There is no such thing as a free lunch, or everything has to go somewhere.
Education for the environment conceives of students who are not only involved in learning about the environment, but “are provided with the knowledge, values, attitudes and commitment and skills needed to protect and improve the environment (Tibilisi Declaration, 1978, p.3, as cited in Michel, 1996).
Dr. Galina Manke, a science educator and researcher at Moscow Scholol 710 and The Russian Academy of Education, was one of the contributors of the Global Thinking Project. She was responsible for teacher training in Russia for Russian science teachers and schools who implemented the GTP in their science programs. One of the beliefs she held was that through programs such as the GTP, students and teachers became “fighters for the environment,” an apt phrase for the learning paradigm, education for the environment.
Many, many years ago I developed a book while being a writer for the Individualized Science Instructional System (ISIS) which was entitled Touch the Earth. It was a geology mini-course, part of a large collection of earth, life, and physical science mini-courses for middle and high school science. Although the title was a play on words, I was trying to build a teaching unit that would bring the students in contact with the earth. We were trying to not only design a strong cognitive oriented mini-course, but we also wanted to create affective experiences for the students that were entwined with the content. Affective learning was to be just as important as cognitive learning. Students were to be involved in activities in which they went outside and touched the earth: learning outside the box.
So, At the New Orleans NSTA conference, I read on the NSTA Conference Blog that Dr. Cheryl Charles gave the Brandwein Lecture, and the title of her presentation was: The Ecology of Hope: Building a Movement to Reconnect Children and Nature. Dr. Charles is President and CEO of The Children & Nature Network (C&NN). She was also director of two of the most significant environmental education curriculum projects: Project Learning Tree and Project Wild. Cheryl Charles is an educator that has been thinking outside the box for many years.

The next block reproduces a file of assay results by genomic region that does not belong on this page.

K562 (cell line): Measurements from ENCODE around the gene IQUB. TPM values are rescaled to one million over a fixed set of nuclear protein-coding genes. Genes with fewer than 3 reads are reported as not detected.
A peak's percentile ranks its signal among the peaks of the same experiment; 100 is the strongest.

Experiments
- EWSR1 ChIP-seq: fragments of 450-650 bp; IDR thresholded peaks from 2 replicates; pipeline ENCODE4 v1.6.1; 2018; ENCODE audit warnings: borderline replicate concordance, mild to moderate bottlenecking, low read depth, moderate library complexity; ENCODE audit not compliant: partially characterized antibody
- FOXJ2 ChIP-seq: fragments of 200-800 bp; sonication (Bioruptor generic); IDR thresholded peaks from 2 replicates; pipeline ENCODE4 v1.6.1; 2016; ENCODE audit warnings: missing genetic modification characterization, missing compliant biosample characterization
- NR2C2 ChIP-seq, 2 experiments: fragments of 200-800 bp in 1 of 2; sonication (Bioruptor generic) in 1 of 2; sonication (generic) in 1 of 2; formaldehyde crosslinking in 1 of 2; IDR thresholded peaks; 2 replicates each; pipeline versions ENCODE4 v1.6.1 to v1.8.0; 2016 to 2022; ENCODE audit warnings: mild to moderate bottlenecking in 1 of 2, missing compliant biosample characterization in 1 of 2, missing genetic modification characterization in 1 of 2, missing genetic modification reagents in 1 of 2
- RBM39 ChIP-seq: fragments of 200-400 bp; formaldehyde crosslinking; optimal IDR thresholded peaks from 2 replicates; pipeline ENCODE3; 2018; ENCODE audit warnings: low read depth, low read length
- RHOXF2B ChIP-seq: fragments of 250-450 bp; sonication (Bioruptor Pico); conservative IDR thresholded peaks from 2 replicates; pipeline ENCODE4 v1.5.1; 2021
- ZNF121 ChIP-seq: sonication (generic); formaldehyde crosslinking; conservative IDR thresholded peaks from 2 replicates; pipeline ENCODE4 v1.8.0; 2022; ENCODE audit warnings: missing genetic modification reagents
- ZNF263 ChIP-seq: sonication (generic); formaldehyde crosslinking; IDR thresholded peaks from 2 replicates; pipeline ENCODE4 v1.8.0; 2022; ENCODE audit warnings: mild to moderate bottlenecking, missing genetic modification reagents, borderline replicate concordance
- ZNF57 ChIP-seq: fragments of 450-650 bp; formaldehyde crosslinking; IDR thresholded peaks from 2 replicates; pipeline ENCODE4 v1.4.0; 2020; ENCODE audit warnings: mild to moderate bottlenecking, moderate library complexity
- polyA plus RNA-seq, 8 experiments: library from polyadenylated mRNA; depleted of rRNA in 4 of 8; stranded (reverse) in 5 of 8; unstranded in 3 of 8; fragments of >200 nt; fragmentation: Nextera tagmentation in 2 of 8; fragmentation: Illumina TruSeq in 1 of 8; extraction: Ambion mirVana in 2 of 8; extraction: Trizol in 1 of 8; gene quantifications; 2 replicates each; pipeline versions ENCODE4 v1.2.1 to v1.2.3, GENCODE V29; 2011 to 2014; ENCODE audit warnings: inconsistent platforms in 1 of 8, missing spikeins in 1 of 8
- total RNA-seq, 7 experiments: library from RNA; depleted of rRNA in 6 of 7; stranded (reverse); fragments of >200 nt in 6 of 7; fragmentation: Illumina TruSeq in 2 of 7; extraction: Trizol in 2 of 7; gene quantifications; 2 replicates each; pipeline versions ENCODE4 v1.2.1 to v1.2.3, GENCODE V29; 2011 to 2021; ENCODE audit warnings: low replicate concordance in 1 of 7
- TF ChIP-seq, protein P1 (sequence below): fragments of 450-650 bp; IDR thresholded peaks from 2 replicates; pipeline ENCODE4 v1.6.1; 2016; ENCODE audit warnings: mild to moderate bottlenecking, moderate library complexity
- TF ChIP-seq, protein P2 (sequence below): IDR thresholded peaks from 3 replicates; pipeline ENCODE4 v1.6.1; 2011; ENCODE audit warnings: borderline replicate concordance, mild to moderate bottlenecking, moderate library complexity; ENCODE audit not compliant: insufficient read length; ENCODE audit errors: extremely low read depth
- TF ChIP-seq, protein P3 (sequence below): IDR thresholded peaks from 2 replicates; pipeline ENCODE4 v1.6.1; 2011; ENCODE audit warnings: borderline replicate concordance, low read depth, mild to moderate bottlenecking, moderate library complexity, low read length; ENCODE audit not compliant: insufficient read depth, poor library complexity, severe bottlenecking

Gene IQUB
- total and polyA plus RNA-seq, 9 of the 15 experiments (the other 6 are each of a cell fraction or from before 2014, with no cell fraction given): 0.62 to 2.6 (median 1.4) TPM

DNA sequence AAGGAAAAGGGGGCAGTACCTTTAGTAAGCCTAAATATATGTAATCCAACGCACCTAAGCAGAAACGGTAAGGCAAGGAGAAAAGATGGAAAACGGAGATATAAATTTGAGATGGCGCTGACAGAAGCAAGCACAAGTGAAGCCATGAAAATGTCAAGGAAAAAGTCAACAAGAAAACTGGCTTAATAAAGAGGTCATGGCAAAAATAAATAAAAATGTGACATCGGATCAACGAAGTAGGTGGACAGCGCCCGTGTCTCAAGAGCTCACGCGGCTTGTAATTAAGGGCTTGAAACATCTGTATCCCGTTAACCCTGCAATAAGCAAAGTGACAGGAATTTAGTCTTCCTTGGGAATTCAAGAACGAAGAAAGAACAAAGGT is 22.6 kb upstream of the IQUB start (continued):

If you go The C&NN website you will see the case for teaching outside the box of the classroom. In my own experience visiting and working with thousands of teachers, and visiting tens of classrooms in several countries, most teachers try and create an interesting learning environment within the classroom. Many have brought living things into the classroom, added interesting displays, and bring lots of hands on materials for students to experience.
But there is nothing like the real thing—the real thing being the world outside the classroom. The Children and Nature Network is committed to reconnecting students to nature.
There is much to learn from the C&NN website. I think one of the most important is the documentation of research and literature that provides the evidence that students should be involved in learning activities outside of the classroom. In “research” link you will find three volumes of research which consist summaries and syntheses of studies and reports that we can use to support the implementation of environmental education activities. Some examples of these syntheses include:
Direct Experience in Nature Is Critical and Diminishing
School Achievement Is Enhanced When Curricula Are Environment Based
Schoolyard Habitat Projects Bring Natural Benefits to School and Students
What you will find here is research data to support teachers and parents who are working toward involving students in outdoor learning, moving their students out of the box.